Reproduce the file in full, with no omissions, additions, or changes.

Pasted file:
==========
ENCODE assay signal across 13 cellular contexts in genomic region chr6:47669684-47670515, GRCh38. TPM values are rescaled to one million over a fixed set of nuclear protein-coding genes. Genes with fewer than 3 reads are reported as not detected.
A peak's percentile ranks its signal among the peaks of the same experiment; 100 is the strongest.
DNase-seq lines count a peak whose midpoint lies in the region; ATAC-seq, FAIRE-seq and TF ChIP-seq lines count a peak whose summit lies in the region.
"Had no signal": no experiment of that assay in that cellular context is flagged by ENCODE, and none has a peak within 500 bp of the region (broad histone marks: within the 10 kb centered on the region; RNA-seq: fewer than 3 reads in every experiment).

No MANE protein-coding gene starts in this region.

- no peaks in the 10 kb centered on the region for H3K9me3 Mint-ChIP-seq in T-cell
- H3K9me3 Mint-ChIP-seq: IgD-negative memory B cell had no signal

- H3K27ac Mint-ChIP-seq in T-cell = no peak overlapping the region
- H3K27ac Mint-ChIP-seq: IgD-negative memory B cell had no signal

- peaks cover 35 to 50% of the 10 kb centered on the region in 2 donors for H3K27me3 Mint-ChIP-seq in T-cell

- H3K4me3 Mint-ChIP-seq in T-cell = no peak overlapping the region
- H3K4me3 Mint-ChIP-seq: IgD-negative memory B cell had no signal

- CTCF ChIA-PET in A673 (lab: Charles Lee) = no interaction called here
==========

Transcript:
ENCODE assay signal across 13 cellular contexts in genomic region chr6:47669684-47670515, GRCh38. TPM values are rescaled to one million over a fixed set of nuclear protein-coding genes. Genes with fewer than 3 reads are reported as not detected.
A peak's percentile ranks its signal among the peaks of the same experiment; 100 is the strongest.
DNase-seq lines count a peak whose midpoint lies in the region; ATAC-seq, FAIRE-seq and TF ChIP-seq lines count a peak whose summit lies in the region.
"Had no signal": no experiment of that assay in that cellular context is flagged by ENCODE, and none has a peak within 500 bp of the region (broad histone marks: within the 10 kb centered on the region; RNA-seq: fewer than 3 reads in every experiment).

No MANE protein-coding gene starts in this region.

- no peaks in the 10 kb centered on the region for H3K9me3 Mint-ChIP-seq in T-cell
- H3K9me3 Mint-ChIP-seq: IgD-negative memory B cell had no signal

- H3K27ac Mint-ChIP-seq in T-cell = no peak overlapping the region
- H3K27ac Mint-ChIP-seq: IgD-negative memory B cell had no signal

- peaks cover 35 to 50% of the 10 kb centered on the region in 2 donors for H3K27me3 Mint-ChIP-seq in T-cell

- H3K4me3 Mint-ChIP-seq in T-cell = no peak overlapping the region
- H3K4me3 Mint-ChIP-seq: IgD-negative memory B cell had no signal

- CTCF ChIA-PET in A673 (lab: Charles Lee) = no interaction called here